The Conservative government nearly blew itself out of the water last November when it tried to cut off $27-million a year in federal allowances to political parties. Although polls showed the idea was popular with the public, the commentariat generally panned it as a low blow against competing parties, because they are more dependent on the subsidies than the Conservatives are. The opposition parties formed their famous coalition and threatened to vote non-confidence against the Conservatives, who quickly retracted the proposal. Prime Minister Stephen Harper, however, has vowed to bring it back as part of his campaign platform in the next election.
The allowances were introduced in 2004, as part of Jean Chrétien's bill that eliminated corporate and labour contributions to parties while capping individual donations at $5,000. The allowances were supposed to compensate parties for revenue lost from corporate and labour union contributions. The screw was tightened further in 2007, when the cap for individual donations was reduced to $1,000, adjusted annually for inflation.
Cut off from previous sources of revenue, parties have become heavily dependent on the allowances. If they are now to be cancelled, it should be done in steps, say over three years, to give parties time to adjust.
Also, as Julie Andrews said (playing Maria von Trapp), "When God closes a door, somewhere He opens a window." If parties are to lose their allowances, they should get opportunities to raise more revenue for themselves. Here are three non-mutually-exclusive suggestions that could be implemented alone or in combination.
First, the amount of political party donations that can be claimed for a federal tax credit is $1,275, yet the annual amount that is legal for an individual to give is $2,200 ($1,100 to national parties and $1,100 to electoral district associations). Inflation has already eroded the value of the tax credit by about 13 per cent since it was instituted in 2004. Raising the claim limit and periodically adjusting it for inflation would increase the volume of individual giving to political parties.
Second, the donation limit of $1,100 to national parties is not very high. The comparable limit in the United States is $2,400 for individual contributions to presidential campaigns. Canadian democracy would not be threatened with corruption and influence-peddling if the $1,100 limit were raised substantially, even doubled, while the total of contributions would certainly increase.
Third, Canada could consider a taxpayer check-off system of the type found in the United States at the federal level and in 41 states. The basic idea is that taxpayers, when filing annual returns, can tick a box indicating a political contribution. The systems vary in the limits they set and in whether taxpayers give from their own returns or assign the destination for money from a government fund.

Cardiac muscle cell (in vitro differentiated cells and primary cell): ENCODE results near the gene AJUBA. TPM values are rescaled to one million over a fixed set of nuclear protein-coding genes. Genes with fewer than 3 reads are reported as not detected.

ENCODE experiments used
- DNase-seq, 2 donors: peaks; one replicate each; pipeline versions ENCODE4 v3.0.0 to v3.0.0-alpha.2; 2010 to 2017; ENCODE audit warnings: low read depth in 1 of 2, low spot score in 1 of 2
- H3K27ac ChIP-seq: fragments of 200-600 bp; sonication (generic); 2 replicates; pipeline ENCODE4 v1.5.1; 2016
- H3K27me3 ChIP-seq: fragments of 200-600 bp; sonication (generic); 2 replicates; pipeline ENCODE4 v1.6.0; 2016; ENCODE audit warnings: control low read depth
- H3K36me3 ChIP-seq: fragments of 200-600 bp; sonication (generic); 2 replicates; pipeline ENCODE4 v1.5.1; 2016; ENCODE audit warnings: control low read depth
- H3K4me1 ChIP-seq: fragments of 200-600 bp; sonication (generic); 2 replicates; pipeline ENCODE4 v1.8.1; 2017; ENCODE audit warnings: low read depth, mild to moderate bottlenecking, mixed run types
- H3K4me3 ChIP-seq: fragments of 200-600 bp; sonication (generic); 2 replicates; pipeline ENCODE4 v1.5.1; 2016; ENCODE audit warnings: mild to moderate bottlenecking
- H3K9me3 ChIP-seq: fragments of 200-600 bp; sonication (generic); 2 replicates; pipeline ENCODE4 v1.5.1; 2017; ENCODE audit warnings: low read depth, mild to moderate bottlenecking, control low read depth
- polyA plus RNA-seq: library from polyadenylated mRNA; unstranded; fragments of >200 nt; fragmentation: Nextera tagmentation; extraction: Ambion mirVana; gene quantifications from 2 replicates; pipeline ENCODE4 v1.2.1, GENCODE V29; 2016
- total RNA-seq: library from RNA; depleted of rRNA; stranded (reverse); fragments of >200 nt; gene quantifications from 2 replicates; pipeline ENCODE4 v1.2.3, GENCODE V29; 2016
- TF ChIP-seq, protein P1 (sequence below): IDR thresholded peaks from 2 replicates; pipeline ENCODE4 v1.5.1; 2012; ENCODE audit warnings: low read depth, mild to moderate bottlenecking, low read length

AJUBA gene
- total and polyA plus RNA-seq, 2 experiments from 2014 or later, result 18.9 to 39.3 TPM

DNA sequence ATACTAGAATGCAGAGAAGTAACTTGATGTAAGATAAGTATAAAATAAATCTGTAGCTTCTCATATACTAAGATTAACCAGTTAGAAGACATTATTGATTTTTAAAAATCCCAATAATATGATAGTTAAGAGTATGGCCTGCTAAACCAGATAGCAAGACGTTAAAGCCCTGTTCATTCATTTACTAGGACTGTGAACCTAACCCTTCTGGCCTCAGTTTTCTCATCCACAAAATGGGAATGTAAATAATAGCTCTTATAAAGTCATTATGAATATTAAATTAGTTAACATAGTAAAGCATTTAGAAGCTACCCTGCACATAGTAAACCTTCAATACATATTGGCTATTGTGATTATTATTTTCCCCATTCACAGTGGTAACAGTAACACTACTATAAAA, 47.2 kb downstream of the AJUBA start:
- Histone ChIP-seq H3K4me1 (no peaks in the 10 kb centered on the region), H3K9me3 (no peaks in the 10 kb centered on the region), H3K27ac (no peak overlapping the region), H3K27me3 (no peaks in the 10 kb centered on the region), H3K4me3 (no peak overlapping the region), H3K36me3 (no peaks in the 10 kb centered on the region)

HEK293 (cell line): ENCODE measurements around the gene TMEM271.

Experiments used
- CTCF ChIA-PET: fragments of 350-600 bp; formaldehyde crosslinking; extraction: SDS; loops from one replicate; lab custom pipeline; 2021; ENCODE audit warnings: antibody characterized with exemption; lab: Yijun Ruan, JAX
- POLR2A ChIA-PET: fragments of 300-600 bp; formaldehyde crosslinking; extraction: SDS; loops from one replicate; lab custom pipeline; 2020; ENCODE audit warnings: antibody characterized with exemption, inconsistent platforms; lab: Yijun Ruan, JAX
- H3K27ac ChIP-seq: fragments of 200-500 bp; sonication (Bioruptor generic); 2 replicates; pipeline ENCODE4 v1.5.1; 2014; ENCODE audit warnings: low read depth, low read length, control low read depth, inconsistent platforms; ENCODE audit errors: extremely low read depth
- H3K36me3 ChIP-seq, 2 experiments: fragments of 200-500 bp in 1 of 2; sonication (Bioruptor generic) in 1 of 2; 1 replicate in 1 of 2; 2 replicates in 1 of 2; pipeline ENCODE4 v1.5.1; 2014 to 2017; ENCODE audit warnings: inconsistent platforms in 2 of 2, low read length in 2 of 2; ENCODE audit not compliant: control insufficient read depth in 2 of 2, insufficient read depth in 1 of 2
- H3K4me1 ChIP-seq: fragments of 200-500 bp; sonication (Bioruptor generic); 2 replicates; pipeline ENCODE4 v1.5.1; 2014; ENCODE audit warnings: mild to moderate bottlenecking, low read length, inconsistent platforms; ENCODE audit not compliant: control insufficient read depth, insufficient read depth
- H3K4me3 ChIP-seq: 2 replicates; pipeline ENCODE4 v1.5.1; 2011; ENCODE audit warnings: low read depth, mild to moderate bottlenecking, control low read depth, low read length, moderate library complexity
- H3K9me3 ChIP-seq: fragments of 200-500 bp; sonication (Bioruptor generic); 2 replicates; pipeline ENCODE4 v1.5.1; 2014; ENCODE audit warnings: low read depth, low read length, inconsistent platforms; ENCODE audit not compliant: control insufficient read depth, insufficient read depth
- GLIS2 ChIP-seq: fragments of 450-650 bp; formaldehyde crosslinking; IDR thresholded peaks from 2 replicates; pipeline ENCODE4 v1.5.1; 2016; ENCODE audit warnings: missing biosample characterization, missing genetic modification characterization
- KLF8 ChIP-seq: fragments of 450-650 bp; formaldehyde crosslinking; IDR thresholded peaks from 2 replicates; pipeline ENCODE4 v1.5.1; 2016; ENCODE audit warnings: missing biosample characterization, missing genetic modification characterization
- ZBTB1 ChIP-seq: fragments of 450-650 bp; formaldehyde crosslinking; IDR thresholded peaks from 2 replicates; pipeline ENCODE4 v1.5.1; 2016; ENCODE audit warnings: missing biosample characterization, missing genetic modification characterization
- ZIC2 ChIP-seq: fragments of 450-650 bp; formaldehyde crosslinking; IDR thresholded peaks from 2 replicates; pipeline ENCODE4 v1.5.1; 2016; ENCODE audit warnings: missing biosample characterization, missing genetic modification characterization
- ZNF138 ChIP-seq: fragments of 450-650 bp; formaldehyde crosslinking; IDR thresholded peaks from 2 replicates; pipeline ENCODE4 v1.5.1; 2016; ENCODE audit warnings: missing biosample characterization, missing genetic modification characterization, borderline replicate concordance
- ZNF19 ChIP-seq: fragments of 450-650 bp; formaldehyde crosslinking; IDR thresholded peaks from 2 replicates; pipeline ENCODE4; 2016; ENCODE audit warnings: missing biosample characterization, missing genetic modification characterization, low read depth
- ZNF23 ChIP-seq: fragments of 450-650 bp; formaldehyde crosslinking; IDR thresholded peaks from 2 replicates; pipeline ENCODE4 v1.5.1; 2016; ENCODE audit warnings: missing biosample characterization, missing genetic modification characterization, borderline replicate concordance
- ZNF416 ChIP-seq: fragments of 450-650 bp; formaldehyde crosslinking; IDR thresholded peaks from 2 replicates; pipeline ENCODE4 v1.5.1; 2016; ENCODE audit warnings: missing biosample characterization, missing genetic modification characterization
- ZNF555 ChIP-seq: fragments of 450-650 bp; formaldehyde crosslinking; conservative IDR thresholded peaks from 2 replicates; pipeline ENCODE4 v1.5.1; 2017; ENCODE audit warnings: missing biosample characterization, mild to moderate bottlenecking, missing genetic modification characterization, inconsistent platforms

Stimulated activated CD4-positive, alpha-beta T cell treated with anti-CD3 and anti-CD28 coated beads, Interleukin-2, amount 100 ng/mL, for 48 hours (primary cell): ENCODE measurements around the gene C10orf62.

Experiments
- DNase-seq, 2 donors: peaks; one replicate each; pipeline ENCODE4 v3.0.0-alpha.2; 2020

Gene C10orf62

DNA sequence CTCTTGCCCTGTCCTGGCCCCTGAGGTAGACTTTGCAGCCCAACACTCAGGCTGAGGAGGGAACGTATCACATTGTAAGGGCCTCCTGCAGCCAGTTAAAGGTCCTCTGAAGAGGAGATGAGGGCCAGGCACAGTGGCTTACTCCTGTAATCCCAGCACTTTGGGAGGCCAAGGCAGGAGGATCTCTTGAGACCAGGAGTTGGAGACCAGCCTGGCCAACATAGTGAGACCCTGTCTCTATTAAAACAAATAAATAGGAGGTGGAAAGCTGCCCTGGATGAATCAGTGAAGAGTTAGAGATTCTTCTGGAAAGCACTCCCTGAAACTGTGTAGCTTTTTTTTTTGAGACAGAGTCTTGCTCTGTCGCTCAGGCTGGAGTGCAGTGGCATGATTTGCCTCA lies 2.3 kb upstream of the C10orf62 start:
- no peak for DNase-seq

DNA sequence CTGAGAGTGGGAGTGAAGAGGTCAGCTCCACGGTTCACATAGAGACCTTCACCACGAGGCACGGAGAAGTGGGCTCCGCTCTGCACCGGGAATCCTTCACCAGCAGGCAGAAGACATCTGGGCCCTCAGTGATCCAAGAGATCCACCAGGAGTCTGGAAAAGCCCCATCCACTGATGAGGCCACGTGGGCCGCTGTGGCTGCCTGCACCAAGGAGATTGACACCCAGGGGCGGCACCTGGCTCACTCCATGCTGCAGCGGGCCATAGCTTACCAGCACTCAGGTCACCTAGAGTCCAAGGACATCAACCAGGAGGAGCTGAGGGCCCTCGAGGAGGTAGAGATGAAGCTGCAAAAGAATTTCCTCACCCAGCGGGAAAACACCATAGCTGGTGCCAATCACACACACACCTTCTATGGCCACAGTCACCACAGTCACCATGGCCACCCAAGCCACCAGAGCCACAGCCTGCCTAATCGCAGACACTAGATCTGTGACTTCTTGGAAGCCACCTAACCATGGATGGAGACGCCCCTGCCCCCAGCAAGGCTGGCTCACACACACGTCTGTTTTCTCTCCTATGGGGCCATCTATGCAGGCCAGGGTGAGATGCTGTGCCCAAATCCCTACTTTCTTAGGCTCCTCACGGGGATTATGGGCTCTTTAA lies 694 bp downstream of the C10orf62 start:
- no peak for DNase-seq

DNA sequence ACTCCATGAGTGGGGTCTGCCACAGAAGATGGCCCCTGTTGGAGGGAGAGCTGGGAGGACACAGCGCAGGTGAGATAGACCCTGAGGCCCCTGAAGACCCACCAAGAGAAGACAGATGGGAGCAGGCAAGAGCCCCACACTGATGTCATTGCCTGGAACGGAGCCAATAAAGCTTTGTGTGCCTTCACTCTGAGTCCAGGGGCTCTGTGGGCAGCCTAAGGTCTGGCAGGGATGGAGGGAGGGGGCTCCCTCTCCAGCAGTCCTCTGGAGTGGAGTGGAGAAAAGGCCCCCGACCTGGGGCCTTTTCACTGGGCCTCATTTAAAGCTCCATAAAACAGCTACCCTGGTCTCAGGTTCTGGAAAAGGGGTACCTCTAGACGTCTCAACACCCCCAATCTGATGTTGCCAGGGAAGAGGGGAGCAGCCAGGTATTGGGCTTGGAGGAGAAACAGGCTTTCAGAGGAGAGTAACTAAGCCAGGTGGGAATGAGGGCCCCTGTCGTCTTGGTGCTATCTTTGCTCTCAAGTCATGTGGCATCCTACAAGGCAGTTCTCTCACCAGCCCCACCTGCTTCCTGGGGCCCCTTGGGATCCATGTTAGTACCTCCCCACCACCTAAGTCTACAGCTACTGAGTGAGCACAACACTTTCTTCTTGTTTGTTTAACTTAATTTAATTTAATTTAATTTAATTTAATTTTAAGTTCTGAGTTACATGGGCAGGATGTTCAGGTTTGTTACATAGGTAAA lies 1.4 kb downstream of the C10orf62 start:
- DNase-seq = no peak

A Canadian national system would look different from its American counterparts because money would go to parties, not individual candidates, but the taxpayer check-off mechanism would be the same. The Conservatives included a taxpayer check-off in their 2004 election platform but subsequently dropped the idea. Nonetheless, it's worth another look, in conjunction with the other options mentioned above.
How much revenue would a taxpayer check-off system yield? About 25 million Canadians file income tax returns, and 25 per cent of these claim tax credits for charitable donations, averaging about $135 apiece (in 2005). If 5 per cent of taxpayers ticked a box directing $10 to their favourite political party, that would be $12 million, a little less than half the value of the current federal allowances.
One of the things wrong with the allowance system is that it encourages parties to coast on past performance, because the allowance is determined by the number of votes gathered in the most recent election. Whatever is done to replace the federal allowances, the goal should be to make it easier for parties to raise money for themselves.
What is needed are incentives for parties to keep in contact with their supporters - to ask for money, to be sure, but also to keep people informed. Making appeals more lucrative, or instituting a taxpayer check-off system, would reinforce incentives for parties to find out who their supporters are and to keep in touch with them.
There might be little or no saving to the federal treasury, because indirect incentives through the tax system would still be involved; but Canadian democracy would benefit if parties were encouraged to be more active at the grassroots level.
Tom Flanagan is professor of political science at the University of Calgary and a former Conservative campaign manager.